The Picture I Do Not Have

If her time on Earth seems too short, perhaps it is because we can't get far enough out in space to see the big picture. We are not that giant oak tree or that tail of a comet that can see how perfectly our human lives are conceived, lived, and ended.--Peggy Dee

I do not feel a huge attachment to all the things I have made over the years. I have ripped up, sold, and given away hats and scarves with abandon. When I first began to knit hats for babies, I used to ask the parents to send me pictures of the children wearing the hats. I have pictures of Bridget, Lucas, Anamarie, and Allie in acorn hats. I have a picture of Megan in a snowflake hat. But there are so many children and adults out there who have stuff I made for them and I wish I had a photo of them wearing the item. It isn't merely the stroke to my ego that I get when I see someone wearing my stuff which is fueling this wish. It is in part, the intangible connection I feel with my work and with the person who receives my work and my desire to document this connection. I am aware that children get older and grow out of their hats and it is this sense of impermanence which fuels my yearning for photographic images.

That and my awareness of my own and others' mortality.

One Friday morning in March of 2004, I took a pregnancy test which was inconclusive. Fred was in the shower and I showed him the test and he said something to the effect of "maybe you should go to the doctor." An hour or so later, I received a phone call from my chiropracter, Penny. She needed to cancel our appointment the following week because she was about to have surgery to remove tumors from her brain.

I had seen her only six weeks prior to this and at this visit she spoke of her recent trip to Ecuador, where she visited a man she had known since kindergarten, how she had spent her days, how she hiked and sat by mountain streams and how she felt. She also spoke of how she had stopped watching television because, as one gets older, one becomes aware of all that is left to be done and how can one waste time watching television.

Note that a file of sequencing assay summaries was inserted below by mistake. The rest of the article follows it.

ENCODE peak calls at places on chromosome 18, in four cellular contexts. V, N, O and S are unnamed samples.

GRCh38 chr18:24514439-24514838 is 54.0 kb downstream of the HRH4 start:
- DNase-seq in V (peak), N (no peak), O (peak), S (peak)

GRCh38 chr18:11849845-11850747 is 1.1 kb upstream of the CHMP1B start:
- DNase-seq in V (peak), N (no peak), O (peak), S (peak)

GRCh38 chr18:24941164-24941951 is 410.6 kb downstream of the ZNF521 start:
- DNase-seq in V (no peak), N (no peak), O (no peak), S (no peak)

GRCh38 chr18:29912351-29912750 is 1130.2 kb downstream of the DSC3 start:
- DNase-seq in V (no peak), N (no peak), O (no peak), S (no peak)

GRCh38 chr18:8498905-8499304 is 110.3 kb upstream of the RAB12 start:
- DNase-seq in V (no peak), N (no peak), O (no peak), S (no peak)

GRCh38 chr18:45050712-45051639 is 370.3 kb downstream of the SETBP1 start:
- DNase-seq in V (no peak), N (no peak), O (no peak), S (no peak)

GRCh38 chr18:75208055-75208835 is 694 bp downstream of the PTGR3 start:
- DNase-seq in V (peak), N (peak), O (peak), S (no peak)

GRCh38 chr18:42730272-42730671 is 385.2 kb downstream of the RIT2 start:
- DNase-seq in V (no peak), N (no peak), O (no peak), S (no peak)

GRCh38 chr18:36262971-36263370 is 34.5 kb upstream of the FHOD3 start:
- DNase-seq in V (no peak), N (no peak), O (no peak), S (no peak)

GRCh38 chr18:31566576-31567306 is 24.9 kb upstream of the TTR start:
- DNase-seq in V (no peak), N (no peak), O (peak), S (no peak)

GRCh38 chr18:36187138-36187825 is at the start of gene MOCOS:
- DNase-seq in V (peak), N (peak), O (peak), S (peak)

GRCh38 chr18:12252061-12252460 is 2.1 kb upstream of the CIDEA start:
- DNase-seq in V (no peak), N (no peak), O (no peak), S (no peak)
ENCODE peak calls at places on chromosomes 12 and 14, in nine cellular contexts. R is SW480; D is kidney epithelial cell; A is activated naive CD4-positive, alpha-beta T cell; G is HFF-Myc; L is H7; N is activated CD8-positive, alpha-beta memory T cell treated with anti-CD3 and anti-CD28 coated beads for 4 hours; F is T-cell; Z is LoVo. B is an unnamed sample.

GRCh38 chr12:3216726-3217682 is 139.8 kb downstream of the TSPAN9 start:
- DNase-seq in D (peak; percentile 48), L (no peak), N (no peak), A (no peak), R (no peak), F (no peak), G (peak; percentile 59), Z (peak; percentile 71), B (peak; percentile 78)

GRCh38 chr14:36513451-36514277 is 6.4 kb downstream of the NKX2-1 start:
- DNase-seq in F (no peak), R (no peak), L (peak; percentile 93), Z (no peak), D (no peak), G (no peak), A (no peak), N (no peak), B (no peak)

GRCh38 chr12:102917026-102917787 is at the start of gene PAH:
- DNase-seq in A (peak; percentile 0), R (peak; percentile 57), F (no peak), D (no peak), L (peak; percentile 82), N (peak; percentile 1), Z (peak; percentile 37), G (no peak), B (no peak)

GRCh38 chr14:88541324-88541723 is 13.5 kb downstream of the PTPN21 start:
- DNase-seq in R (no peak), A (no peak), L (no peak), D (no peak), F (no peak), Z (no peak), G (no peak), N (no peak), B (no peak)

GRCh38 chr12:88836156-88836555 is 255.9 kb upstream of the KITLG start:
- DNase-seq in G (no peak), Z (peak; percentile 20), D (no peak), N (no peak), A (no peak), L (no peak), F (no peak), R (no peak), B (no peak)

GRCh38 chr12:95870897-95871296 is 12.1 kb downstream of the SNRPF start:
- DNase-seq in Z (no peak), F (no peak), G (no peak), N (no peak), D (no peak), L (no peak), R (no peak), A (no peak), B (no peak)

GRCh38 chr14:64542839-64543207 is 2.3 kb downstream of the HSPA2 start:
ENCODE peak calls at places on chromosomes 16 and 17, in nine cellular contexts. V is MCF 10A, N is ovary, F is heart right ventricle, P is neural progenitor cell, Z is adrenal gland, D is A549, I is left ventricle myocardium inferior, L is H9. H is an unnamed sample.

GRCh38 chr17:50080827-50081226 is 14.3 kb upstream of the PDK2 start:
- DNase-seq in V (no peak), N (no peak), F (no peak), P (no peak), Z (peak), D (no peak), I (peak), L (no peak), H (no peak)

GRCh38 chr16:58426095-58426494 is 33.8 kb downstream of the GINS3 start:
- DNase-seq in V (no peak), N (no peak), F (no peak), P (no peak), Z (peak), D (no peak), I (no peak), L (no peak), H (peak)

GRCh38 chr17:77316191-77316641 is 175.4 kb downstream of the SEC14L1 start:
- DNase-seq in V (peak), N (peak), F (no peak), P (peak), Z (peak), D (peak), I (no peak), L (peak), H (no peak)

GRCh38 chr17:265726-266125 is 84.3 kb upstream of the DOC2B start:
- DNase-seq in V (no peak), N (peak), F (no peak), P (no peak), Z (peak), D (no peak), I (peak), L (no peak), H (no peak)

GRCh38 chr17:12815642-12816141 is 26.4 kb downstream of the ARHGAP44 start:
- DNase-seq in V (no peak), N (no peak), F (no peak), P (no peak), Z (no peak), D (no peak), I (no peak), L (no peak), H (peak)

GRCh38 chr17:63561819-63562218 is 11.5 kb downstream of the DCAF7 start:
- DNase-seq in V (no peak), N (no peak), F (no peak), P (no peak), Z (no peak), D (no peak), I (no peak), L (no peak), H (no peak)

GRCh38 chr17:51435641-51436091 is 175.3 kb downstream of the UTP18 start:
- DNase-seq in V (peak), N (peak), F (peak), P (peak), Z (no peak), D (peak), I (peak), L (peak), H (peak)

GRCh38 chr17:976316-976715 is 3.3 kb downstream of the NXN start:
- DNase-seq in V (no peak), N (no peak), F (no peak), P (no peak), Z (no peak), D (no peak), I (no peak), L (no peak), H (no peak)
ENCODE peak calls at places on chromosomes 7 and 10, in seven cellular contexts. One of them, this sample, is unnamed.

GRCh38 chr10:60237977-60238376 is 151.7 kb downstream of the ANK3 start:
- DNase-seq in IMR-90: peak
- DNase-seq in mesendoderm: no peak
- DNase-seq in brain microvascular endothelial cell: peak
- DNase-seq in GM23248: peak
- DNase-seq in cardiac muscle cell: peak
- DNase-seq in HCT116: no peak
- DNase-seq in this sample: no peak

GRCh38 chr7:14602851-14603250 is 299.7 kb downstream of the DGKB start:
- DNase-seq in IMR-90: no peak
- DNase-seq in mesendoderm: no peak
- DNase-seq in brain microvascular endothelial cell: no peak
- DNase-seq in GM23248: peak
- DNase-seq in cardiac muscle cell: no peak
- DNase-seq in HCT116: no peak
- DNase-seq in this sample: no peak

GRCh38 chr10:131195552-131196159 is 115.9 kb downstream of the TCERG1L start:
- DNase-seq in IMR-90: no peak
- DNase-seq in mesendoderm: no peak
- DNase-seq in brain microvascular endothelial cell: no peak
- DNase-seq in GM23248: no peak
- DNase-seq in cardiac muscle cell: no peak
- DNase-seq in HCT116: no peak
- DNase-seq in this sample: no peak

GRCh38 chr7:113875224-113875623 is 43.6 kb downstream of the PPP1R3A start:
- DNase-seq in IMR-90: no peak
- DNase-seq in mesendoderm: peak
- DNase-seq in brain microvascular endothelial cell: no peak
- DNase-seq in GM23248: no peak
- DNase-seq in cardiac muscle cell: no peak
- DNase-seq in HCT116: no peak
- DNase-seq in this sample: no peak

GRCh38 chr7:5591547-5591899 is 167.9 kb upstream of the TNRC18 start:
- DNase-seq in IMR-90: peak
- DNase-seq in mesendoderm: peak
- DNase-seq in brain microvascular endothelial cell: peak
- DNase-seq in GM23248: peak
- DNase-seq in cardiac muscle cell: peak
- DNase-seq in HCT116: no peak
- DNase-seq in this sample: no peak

I told her of my inconclusive pregnancy test and told her I needed her to get better because I couldn't imagine facing nine months of pregnancy without her therapeutic touch. She was fairly matter of fact about her prognosis and expected to be back at work in a matter of weeks.

I didn't even think of Penny later that day when I went to the doctor and received confirmation that a human being was growing inside my belly. I was so sure that I would be seeing her soon. I wanted to do something for her in the short term, so I did the only thing I felt I was capable of doing. I made her a hat. I had noticed she always wore aqua colored shirts (which perfectly complimented her pale blond hair,) so I used a multicolored boucle yarn in shades of what I called "Penny Blue." I cannot remember if I knit or crocheted the hat, though I know I crocheted an ivory trim on the end. I wish I had asked her to send me a picture of her wearing the hat, but I believed I would see her wearing it someday, I believed that all the positive energy and love that I had put into the hat, along with all the positive energy and love that everyone who knew her felt, would dissolve whatever cancer cells had not been removed by scalpel, chemotherapy, or radiation.